Anyone who knows me will tell you that I prefer reading to sports. I don’t know the offside rule, have no idea what the difference is between Rugby League and Rugby Union, and, even though my dad likes watching Wimbledon every year, I don’t know the first thing about tennis. This isn’t because I couldn’t play sport because of my Cerebral Palsy, it’s because I’ve yet to find something I enjoy so much that I’d choose doing that over spending my Sunday afternoons curled up with a Val McDermid novel and a cup of tea.
My parents always made sure that I knew the world of sport was open to me if I wanted it to be. My dad even sat me down and made me watch the athletics at the 1996 Paralympics on the TV when I was just five years old to show me what I could achieve if I wanted. “I’m not saying you have to do it” he said “I just want you to know that you could”.
Over the years I have tried to get on with many sports, and well, it just hasn’t happened. I decided that I hated football on the day I tried to join in with my friends and ended up tripping over the ball and falling flat on my face. Then, there was the time I tried to serve a ball in a game of tennis and fell over with the effort, and, as I’ve said before I can’t run.
Despite that, I do quite enjoy the odd game of cricket that my family used to play on holiday. I just sit in my wheelchair (it’s safer that way, trust me) and whack the ball as hard as I can to score as many runs as possible without moving until someone catches me out. It’s not the conventional way of playing but it’s my way nonetheless and I quite like that.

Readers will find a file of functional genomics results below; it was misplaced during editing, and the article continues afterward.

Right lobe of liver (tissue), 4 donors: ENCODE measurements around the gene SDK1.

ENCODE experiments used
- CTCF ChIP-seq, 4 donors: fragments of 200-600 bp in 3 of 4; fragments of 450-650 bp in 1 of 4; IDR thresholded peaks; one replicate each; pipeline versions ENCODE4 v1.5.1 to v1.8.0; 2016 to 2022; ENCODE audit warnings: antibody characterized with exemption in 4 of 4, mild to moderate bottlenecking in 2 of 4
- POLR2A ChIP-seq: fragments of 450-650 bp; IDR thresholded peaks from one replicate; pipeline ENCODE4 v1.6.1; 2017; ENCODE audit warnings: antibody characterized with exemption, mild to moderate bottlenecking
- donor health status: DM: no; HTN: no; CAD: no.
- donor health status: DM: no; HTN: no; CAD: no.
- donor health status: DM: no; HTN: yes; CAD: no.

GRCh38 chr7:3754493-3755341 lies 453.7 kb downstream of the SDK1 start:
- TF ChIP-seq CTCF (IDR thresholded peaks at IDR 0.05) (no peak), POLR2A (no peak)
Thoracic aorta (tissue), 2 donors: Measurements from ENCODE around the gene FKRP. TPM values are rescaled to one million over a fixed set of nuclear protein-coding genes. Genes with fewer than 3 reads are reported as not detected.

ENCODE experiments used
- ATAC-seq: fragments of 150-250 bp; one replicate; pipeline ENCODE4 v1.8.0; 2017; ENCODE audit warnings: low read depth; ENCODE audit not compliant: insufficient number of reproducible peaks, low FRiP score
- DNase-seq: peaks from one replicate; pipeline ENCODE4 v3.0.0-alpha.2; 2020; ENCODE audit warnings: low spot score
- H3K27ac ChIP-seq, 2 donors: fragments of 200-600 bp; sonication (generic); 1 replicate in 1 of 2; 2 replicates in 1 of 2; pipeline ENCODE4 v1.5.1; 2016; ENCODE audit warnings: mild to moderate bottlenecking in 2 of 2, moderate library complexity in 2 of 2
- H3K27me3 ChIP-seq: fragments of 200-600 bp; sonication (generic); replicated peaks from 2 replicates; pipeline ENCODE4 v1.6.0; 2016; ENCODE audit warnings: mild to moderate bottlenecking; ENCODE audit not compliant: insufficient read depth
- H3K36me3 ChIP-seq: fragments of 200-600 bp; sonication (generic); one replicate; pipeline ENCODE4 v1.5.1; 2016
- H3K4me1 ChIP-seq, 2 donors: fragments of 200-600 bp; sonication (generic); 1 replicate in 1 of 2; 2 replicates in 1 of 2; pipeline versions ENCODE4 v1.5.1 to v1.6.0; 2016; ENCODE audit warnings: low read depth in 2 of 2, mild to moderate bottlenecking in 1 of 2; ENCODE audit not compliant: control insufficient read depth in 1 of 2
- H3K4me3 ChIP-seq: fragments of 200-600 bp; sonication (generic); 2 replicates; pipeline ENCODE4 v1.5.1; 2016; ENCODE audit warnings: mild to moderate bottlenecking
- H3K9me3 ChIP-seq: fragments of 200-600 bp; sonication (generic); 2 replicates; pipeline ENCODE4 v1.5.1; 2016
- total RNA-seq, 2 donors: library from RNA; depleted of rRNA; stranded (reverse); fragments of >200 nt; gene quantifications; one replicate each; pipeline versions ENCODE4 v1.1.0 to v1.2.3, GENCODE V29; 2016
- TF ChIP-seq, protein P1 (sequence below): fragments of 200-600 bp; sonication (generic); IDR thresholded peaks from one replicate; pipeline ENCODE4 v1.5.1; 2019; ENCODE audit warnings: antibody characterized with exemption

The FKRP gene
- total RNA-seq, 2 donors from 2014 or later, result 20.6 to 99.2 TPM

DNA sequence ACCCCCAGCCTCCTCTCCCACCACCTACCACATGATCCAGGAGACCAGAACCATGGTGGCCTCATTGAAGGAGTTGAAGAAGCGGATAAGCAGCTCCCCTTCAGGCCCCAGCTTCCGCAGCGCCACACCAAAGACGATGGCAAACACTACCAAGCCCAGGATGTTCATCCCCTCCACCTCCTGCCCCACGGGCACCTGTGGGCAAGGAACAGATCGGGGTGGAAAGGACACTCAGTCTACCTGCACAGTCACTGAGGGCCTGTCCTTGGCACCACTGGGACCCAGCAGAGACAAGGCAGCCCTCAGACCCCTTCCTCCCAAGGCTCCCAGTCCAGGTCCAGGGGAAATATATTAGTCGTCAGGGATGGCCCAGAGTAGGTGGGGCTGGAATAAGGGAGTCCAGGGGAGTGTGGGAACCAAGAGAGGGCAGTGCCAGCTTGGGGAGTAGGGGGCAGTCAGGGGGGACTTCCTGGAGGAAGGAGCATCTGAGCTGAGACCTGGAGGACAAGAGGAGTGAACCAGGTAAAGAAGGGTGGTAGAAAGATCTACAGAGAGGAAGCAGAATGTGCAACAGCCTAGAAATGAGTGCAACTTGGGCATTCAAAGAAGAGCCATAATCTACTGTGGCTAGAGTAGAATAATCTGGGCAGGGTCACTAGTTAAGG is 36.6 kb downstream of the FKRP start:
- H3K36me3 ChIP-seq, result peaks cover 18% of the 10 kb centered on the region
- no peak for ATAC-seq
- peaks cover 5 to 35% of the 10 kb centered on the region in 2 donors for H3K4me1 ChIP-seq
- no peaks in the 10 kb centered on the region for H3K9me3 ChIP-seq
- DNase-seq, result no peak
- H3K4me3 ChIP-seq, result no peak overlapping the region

People often ask me if I’ve ever taken part in wheelchair basketball and the answer is no, I haven’t. The idea just doesn’t interest me (and I’m terrified of being hit in the face with the ball, truth be told) but I’d happily try any sport that caught my eye at least once. The hard part isn’t me trying something out, it’s selling the idea to me in a way that gets my attention in the first place that’s possibly the most difficult bit.
I do enjoy exercise; I just prefer the things that you don’t do in a team, so the only person I have to push and compete with is myself. I loved using the gym in high school and at university, I love going out for walks with Martha, and I can always be found on the dance floor at parties in my walking frame or wheelchair moving along to the music in any way I can. I even quite enjoy swimming even though I’m not very good. That, and I like being able to jump around in the water in a way that I can’t on land.
In the end though, I much prefer to leap into the world of a good book. I love being nosey at the other world’s that writers have created in their own head, I enjoy reading stories that I can relate to, be they fiction or none fiction, and I truly admire the way that a writer can make you feel so much emotion without ever having met you. For me, it’s hard for me to imagine loving any sport over the magic of a book, Cerebral Palsy or no Cerebral Palsy.